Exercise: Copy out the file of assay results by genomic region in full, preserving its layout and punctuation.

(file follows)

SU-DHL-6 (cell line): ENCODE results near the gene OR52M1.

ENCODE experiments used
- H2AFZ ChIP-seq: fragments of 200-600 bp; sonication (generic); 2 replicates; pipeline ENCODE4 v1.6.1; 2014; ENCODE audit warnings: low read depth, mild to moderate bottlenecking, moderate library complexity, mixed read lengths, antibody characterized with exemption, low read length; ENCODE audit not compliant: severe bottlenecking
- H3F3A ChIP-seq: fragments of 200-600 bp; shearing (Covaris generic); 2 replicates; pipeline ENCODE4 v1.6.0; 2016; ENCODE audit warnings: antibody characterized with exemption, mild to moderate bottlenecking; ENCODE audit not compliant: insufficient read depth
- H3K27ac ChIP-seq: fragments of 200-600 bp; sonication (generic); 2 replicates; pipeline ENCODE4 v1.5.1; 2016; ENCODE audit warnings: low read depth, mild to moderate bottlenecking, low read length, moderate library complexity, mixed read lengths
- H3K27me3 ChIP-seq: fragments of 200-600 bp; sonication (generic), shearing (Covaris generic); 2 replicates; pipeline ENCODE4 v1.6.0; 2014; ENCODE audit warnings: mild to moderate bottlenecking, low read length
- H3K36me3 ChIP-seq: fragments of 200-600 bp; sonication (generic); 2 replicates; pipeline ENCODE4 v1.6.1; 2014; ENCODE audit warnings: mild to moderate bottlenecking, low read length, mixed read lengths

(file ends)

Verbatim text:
SU-DHL-6 (cell line): ENCODE results near the gene OR52M1.

ENCODE experiments used
- H2AFZ ChIP-seq: fragments of 200-600 bp; sonication (generic); 2 replicates; pipeline ENCODE4 v1.6.1; 2014; ENCODE audit warnings: low read depth, mild to moderate bottlenecking, moderate library complexity, mixed read lengths, antibody characterized with exemption, low read length; ENCODE audit not compliant: severe bottlenecking
- H3F3A ChIP-seq: fragments of 200-600 bp; shearing (Covaris generic); 2 replicates; pipeline ENCODE4 v1.6.0; 2016; ENCODE audit warnings: antibody characterized with exemption, mild to moderate bottlenecking; ENCODE audit not compliant: insufficient read depth
- H3K27ac ChIP-seq: fragments of 200-600 bp; sonication (generic); 2 replicates; pipeline ENCODE4 v1.5.1; 2016; ENCODE audit warnings: low read depth, mild to moderate bottlenecking, low read length, moderate library complexity, mixed read lengths
- H3K27me3 ChIP-seq: fragments of 200-600 bp; sonication (generic), shearing (Covaris generic); 2 replicates; pipeline ENCODE4 v1.6.0; 2014; ENCODE audit warnings: mild to moderate bottlenecking, low read length
- H3K36me3 ChIP-seq: fragments of 200-600 bp; sonication (generic); 2 replicates; pipeline ENCODE4 v1.6.1; 2014; ENCODE audit warnings: mild to moderate bottlenecking, low read length, mixed read lengths